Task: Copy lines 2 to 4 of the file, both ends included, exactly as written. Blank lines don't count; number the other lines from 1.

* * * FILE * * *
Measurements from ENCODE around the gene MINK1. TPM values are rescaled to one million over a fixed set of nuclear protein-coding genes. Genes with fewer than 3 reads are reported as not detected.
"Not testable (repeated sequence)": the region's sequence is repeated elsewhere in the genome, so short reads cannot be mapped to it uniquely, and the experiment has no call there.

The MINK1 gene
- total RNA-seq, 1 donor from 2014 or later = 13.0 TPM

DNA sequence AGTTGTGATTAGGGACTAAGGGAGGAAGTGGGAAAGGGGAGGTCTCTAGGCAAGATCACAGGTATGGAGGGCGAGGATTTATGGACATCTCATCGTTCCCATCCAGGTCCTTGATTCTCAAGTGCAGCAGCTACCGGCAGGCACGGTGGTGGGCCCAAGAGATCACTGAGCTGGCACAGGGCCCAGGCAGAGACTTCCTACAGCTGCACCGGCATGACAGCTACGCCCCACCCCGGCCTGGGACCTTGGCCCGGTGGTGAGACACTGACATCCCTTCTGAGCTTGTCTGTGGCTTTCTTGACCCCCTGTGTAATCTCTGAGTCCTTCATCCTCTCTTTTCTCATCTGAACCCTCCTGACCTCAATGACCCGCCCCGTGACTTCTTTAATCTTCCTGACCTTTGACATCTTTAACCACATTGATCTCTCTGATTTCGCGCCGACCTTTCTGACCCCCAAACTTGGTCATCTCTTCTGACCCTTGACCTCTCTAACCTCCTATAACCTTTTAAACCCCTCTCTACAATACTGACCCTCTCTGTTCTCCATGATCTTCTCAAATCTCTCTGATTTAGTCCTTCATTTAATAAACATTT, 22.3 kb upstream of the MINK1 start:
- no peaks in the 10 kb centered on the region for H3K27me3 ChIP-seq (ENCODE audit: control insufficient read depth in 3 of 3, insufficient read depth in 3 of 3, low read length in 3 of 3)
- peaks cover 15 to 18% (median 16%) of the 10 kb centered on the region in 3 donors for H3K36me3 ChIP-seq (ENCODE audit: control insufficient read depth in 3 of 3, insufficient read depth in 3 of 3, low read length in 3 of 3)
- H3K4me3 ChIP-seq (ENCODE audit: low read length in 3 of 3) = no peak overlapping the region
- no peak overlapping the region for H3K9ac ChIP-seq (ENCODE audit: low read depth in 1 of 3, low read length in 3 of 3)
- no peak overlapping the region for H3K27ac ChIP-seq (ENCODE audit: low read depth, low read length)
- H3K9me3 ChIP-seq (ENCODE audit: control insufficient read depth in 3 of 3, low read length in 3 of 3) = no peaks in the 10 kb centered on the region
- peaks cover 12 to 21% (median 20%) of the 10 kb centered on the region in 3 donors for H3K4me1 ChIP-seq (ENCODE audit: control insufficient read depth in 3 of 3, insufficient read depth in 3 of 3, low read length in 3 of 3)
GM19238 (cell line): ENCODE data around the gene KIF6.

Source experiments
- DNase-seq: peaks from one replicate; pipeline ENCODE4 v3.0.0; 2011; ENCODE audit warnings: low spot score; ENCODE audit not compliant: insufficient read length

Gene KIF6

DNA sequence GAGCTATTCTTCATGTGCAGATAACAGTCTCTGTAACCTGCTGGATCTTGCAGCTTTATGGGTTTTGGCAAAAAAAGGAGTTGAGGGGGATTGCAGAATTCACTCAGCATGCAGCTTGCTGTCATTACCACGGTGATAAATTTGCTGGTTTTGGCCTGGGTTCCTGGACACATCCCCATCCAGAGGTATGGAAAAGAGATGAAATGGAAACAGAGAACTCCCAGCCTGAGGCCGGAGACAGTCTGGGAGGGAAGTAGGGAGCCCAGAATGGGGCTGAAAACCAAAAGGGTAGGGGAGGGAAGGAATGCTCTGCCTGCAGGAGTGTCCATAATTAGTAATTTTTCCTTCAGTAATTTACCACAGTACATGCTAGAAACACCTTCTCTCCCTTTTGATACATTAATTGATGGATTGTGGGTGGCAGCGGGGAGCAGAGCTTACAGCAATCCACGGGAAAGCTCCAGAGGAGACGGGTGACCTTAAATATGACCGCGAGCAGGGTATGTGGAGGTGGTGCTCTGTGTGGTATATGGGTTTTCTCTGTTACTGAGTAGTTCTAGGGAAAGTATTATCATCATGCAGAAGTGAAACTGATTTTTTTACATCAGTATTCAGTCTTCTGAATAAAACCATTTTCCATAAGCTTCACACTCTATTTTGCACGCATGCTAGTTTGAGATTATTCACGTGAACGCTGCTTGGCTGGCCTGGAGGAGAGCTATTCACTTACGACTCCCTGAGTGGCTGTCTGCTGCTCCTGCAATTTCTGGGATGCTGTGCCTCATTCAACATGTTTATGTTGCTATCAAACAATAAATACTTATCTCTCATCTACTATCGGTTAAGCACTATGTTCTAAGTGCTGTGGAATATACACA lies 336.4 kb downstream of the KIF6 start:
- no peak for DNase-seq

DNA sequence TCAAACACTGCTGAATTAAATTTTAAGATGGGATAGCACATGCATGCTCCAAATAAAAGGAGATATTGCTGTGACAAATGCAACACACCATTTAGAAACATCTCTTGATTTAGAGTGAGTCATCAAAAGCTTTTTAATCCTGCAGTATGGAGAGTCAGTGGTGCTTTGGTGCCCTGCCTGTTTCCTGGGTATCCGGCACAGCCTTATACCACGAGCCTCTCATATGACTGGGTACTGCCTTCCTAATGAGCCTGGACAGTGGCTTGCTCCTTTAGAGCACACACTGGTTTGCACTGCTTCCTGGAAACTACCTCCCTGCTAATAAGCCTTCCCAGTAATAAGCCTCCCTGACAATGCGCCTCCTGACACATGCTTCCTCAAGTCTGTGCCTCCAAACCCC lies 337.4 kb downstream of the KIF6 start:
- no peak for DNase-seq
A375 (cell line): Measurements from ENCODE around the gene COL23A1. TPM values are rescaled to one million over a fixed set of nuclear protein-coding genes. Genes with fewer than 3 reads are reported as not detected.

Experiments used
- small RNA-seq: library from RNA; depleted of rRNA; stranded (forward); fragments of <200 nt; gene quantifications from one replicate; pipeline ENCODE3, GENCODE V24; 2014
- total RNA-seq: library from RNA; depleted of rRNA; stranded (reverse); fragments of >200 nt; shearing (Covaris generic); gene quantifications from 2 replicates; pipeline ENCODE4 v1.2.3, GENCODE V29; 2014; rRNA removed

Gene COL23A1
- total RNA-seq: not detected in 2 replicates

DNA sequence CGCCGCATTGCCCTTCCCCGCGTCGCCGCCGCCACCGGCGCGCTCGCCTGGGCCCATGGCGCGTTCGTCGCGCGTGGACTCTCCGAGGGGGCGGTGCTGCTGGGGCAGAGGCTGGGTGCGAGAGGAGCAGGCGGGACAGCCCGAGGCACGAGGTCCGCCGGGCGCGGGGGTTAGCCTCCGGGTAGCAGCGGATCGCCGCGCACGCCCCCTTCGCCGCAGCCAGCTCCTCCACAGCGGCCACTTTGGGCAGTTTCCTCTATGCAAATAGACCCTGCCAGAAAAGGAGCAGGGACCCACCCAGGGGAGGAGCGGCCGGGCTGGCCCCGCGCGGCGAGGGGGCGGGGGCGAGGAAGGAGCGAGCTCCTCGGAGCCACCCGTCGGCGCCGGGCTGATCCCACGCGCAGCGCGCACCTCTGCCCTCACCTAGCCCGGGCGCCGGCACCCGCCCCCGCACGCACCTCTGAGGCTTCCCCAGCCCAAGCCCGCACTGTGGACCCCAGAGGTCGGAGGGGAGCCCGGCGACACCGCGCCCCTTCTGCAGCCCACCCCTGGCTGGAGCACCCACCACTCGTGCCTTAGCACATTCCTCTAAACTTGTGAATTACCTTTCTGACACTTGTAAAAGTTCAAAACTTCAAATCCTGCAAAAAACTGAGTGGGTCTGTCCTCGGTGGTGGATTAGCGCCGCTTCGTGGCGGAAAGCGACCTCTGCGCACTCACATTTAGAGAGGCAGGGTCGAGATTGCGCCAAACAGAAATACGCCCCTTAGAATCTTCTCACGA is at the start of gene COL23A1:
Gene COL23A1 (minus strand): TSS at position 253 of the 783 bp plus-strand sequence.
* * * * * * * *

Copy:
"Not testable (repeated sequence)": the region's sequence is repeated elsewhere in the genome, so short reads cannot be mapped to it uniquely, and the experiment has no call there.

The MINK1 gene
- total RNA-seq, 1 donor from 2014 or later = 13.0 TPM